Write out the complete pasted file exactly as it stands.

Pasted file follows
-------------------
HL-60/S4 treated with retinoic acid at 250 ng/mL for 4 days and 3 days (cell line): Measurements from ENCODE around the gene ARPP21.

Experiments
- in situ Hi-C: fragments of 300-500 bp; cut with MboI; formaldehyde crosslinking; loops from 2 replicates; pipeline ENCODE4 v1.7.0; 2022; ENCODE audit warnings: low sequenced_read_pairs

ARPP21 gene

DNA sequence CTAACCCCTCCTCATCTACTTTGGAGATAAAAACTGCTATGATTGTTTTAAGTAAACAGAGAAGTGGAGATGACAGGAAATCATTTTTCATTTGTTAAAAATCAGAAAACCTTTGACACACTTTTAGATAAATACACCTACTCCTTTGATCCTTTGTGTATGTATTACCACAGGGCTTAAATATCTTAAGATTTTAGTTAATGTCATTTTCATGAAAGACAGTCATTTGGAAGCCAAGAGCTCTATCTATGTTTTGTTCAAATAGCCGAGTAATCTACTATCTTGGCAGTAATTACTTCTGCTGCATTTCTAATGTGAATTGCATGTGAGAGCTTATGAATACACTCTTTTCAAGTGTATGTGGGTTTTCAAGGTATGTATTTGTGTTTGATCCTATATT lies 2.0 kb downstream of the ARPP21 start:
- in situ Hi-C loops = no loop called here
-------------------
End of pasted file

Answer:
HL-60/S4 treated with retinoic acid at 250 ng/mL for 4 days and 3 days (cell line): Measurements from ENCODE around the gene ARPP21.

Experiments
- in situ Hi-C: fragments of 300-500 bp; cut with MboI; formaldehyde crosslinking; loops from 2 replicates; pipeline ENCODE4 v1.7.0; 2022; ENCODE audit warnings: low sequenced_read_pairs

ARPP21 gene

DNA sequence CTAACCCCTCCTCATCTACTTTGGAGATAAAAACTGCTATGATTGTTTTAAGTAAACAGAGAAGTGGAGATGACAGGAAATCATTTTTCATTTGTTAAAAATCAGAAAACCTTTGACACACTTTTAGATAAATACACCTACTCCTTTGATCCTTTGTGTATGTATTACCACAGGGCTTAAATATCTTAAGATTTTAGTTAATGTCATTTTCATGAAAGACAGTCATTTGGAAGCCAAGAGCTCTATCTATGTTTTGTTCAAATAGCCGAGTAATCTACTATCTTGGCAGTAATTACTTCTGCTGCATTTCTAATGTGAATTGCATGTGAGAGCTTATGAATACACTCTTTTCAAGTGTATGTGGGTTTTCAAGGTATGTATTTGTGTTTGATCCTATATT lies 2.0 kb downstream of the ARPP21 start:
- in situ Hi-C loops = no loop called here